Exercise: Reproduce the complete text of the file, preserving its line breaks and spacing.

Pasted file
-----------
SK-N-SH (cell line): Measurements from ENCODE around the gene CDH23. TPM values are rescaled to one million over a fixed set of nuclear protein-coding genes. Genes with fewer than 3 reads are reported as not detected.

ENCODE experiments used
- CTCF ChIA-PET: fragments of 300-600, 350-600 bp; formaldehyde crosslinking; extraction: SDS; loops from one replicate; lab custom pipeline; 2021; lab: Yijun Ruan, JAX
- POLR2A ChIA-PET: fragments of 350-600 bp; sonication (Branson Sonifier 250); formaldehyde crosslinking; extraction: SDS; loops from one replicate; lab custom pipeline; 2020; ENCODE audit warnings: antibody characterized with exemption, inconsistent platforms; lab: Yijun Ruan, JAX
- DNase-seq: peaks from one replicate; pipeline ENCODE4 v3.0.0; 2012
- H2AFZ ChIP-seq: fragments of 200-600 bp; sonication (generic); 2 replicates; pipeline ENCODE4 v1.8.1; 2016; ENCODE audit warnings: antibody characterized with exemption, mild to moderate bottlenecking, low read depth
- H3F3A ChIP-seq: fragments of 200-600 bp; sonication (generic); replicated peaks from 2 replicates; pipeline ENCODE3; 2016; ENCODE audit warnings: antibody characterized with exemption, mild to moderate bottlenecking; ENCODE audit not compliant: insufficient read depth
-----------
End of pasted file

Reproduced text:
SK-N-SH (cell line): Measurements from ENCODE around the gene CDH23. TPM values are rescaled to one million over a fixed set of nuclear protein-coding genes. Genes with fewer than 3 reads are reported as not detected.

ENCODE experiments used
- CTCF ChIA-PET: fragments of 300-600, 350-600 bp; formaldehyde crosslinking; extraction: SDS; loops from one replicate; lab custom pipeline; 2021; lab: Yijun Ruan, JAX
- POLR2A ChIA-PET: fragments of 350-600 bp; sonication (Branson Sonifier 250); formaldehyde crosslinking; extraction: SDS; loops from one replicate; lab custom pipeline; 2020; ENCODE audit warnings: antibody characterized with exemption, inconsistent platforms; lab: Yijun Ruan, JAX
- DNase-seq: peaks from one replicate; pipeline ENCODE4 v3.0.0; 2012
- H2AFZ ChIP-seq: fragments of 200-600 bp; sonication (generic); 2 replicates; pipeline ENCODE4 v1.8.1; 2016; ENCODE audit warnings: antibody characterized with exemption, mild to moderate bottlenecking, low read depth
- H3F3A ChIP-seq: fragments of 200-600 bp; sonication (generic); replicated peaks from 2 replicates; pipeline ENCODE3; 2016; ENCODE audit warnings: antibody characterized with exemption, mild to moderate bottlenecking; ENCODE audit not compliant: insufficient read depth